From there, the organoids may be used like any other cell culture, including for drug screening, optimization of culture conditions (e.g. extracellular matrix or microenvironment), or for personalized diagnostics/precision medicine.

Sample preparation is straightforward. Tissues are first reduced in size manually, then cells are freed from their matrix using collagenase to create a suspension of single cells or clusters of cells. Cells are washed with a cell culture medium-high in vitamins and amino acids that serve as the organoid growth medium. At this stage, cells are suspended in an appropriate extracellular matrix to provide an in vivolike niche for tumor cell expansion and organoid self-assembly.

Many components of our “typical” organoid workflows have been optimized specifically for tumor-derived organoids and some are interchangeable and generic (i.e. tissue mincing or cell detachment). While little can be done to minimize the variability of the tissue source, including the tumor’s inherent inhomogeneity, the goal is nevertheless to produce organoids that behave consistently under similar experimental conditions, between batches, experimenters, and even laboratories. The choice of the extracellular matrix is critical towards achieving that level of consistency.

Selecting Methods for Success

In surveying methods suitable to large-scale production of tumor-based organoids, it soon became apparent that Corning® Matrigel® matrix, with more than 100 scientific citations, is by far the most-used in vivo extracellular matrix (ECM). It has been known since the early 2000s that Matrigel matrix, a gelatinous protein mixture derived from Engelbreth-Holm-Swarm (EHS) mouse sarcoma cells, contains several components (laminins, collagen IV, enactin, heparin sulfate, and growth factors) that are highly representative of tumor microenvironments.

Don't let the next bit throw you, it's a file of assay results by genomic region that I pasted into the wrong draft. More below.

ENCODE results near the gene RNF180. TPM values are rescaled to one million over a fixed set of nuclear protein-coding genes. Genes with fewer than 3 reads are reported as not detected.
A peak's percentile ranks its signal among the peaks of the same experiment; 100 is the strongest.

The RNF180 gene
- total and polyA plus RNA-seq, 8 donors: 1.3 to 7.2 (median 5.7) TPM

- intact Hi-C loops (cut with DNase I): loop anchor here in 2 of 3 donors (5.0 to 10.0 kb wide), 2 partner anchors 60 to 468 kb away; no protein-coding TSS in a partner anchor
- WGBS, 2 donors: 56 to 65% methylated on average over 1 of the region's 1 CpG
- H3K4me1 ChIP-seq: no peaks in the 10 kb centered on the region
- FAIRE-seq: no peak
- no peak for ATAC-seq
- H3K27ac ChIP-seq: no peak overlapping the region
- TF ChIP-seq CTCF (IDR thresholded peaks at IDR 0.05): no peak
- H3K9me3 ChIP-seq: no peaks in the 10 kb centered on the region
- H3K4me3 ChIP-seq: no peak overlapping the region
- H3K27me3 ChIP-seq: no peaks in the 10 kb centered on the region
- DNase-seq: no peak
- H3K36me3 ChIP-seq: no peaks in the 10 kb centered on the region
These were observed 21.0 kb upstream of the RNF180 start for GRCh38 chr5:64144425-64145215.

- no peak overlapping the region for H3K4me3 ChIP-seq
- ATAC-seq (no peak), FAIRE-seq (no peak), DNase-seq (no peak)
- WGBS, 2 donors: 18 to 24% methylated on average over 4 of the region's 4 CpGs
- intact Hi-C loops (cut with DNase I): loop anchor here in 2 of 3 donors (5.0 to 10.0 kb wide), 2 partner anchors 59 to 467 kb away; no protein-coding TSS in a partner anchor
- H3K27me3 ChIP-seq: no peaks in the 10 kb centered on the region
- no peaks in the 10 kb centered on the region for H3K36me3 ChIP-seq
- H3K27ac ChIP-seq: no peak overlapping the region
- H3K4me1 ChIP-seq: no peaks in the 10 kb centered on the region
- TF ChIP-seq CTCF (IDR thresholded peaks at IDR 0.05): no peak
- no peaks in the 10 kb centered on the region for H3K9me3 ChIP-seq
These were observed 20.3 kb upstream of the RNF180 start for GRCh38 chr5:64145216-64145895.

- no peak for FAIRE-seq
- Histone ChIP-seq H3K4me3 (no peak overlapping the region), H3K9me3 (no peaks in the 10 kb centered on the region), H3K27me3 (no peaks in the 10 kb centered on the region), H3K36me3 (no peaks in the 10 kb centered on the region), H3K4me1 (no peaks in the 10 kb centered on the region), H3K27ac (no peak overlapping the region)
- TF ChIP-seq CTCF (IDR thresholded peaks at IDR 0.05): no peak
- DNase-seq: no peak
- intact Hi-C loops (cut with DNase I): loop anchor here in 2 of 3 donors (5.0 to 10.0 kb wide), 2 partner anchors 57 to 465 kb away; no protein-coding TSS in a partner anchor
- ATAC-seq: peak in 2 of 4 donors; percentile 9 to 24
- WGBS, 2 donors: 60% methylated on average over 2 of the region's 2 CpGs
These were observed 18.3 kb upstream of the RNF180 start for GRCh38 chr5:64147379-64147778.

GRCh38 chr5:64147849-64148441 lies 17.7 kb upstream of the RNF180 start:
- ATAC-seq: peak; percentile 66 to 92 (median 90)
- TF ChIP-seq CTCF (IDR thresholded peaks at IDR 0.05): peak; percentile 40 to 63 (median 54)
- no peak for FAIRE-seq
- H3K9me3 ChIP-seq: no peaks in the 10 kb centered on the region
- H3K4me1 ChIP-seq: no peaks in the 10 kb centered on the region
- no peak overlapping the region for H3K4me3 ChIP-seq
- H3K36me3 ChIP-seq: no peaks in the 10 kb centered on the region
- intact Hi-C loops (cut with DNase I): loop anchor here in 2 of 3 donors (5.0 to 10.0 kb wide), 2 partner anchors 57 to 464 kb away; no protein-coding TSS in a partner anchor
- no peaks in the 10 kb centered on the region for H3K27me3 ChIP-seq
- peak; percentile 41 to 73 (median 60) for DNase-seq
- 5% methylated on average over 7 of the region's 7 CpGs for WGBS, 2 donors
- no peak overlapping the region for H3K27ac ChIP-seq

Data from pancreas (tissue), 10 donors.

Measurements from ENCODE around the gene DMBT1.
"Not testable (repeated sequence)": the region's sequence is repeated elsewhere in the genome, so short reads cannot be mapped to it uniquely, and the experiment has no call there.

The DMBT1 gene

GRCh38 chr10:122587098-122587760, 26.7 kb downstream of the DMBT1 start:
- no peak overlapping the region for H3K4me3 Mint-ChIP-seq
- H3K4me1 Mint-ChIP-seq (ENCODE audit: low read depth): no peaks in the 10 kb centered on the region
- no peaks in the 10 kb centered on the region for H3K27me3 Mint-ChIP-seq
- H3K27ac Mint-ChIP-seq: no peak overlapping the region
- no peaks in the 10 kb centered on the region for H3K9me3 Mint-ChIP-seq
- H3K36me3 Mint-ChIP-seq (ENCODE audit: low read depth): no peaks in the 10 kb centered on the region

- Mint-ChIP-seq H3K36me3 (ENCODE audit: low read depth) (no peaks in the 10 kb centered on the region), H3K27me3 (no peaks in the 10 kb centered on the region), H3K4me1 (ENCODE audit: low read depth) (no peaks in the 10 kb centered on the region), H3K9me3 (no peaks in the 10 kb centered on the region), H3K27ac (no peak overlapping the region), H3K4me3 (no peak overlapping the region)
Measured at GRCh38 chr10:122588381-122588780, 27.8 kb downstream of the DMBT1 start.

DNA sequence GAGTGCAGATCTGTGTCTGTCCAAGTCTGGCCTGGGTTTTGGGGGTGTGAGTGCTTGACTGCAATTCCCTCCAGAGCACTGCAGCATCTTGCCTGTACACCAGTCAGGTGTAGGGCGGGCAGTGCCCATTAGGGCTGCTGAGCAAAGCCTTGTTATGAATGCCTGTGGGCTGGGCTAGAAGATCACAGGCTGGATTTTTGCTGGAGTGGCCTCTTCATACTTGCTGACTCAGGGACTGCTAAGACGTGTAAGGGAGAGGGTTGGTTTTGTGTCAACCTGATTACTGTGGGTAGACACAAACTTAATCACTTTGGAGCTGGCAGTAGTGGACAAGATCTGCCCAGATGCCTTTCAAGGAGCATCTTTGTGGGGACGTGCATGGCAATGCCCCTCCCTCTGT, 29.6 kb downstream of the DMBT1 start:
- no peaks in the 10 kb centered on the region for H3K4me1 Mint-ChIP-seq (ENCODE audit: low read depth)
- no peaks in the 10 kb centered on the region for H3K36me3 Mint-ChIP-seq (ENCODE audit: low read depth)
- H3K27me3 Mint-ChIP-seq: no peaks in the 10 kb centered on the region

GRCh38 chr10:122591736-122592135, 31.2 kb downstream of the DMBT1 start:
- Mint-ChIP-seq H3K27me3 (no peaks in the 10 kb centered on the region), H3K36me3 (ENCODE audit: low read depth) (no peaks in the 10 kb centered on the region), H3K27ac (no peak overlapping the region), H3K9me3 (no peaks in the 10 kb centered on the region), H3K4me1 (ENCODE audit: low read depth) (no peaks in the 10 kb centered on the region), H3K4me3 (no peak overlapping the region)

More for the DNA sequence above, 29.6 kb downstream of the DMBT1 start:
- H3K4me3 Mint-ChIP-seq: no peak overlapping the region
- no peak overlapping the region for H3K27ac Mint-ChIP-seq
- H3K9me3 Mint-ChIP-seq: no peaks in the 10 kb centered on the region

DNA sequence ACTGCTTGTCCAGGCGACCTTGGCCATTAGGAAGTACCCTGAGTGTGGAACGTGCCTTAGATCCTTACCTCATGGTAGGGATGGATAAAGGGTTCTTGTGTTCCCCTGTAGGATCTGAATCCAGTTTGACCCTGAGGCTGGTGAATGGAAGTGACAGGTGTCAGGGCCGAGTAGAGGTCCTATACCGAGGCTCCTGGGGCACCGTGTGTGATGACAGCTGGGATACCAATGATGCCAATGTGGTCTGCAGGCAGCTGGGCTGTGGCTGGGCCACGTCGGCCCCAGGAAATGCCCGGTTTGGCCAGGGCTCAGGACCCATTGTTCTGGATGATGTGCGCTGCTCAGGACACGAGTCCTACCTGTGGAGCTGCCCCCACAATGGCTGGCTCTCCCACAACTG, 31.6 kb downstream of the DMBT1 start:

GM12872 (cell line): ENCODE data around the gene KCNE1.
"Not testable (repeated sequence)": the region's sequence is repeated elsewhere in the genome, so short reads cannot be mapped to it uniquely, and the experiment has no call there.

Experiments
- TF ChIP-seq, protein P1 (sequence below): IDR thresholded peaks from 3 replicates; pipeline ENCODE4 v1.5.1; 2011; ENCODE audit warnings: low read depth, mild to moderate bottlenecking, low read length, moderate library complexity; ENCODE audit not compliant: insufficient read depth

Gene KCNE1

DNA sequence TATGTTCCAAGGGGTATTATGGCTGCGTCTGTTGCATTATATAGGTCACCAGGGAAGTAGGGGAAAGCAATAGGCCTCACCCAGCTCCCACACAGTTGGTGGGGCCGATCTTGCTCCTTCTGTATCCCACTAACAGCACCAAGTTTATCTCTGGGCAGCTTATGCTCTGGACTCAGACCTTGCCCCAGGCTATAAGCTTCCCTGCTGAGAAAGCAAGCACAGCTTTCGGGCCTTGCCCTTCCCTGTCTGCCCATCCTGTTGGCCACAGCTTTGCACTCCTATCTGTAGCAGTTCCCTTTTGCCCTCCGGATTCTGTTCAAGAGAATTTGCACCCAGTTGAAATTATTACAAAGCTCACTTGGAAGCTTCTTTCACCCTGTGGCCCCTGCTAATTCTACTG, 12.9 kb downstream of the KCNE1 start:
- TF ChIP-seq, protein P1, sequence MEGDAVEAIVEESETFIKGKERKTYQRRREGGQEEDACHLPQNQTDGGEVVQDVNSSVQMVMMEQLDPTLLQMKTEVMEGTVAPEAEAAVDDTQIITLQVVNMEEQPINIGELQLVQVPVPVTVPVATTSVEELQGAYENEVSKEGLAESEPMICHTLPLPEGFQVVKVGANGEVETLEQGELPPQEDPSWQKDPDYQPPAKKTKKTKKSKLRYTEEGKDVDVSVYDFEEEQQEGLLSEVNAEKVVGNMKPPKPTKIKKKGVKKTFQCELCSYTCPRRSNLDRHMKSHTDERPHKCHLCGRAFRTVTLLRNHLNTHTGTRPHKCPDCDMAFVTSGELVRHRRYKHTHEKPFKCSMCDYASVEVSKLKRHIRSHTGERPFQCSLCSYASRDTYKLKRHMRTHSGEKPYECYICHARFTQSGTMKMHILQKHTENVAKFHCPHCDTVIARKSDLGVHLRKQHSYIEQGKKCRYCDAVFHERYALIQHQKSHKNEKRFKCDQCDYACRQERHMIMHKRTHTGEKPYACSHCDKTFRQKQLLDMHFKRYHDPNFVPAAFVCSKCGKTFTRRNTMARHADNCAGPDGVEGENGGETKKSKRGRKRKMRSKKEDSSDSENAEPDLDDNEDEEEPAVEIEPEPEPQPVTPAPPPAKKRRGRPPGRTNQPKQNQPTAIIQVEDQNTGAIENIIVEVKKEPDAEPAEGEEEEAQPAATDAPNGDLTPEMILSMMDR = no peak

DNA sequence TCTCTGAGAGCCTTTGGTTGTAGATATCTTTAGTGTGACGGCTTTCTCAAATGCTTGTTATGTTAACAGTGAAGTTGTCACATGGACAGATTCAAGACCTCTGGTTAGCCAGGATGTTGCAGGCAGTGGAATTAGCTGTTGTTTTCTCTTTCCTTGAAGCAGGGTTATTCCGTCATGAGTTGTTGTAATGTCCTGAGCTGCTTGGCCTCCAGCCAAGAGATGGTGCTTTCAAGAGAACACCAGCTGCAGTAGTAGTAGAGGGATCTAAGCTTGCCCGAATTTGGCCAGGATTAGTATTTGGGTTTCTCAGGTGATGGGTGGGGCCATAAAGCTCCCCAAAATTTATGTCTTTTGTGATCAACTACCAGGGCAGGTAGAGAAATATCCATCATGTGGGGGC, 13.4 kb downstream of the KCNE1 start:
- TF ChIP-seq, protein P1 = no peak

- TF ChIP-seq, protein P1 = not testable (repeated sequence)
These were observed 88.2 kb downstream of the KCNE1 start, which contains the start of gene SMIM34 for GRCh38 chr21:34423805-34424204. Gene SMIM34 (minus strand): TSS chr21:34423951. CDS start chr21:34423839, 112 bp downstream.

Although the EHS extract can be highly variable, Corning, the manufacturer of the Matrigel matrix, has invested considerable resources into standardizing the physical and mechanical properties of the matrix. This is particularly useful for 3D cell culture and now there is a Matrigel matrix for organoid culture, an optimized version of the ECM.


With the occurrence of irreproducible results in the life sciences presenting ongoing challenges, consistency and reproducibility have assumed critical importance. So important, in fact, that institutions like EIPM have partnered with the National Cancer Institute to generate and collect culture models and their respective genetic data as a community-owned resource.

As interest in organoids as disease models heighten, researchers will increasingly rely on robust, validated methods. In this environment, investigators will insist on the same level of rigor and consistency from their suppliers, particularly for products that come into contact with cells. For 3D cell cultures, in general, “the niche is the product,” which includes culture media, growth factors, feed supplements and—above all—the extracellular matrix. Only through attention to these details will tumor-derived organoids thrive as a field and reach a level of industrialization commensurate with their growing importance in cancer research.

Laura Martin, PhD, is the ex vivo models director at the Englander Institute for Precision Medicine (EIPM) within Weill Cornell Medicine. Elizabeth Abraham, PhD, is a senior product manager at Corning Life Sciences.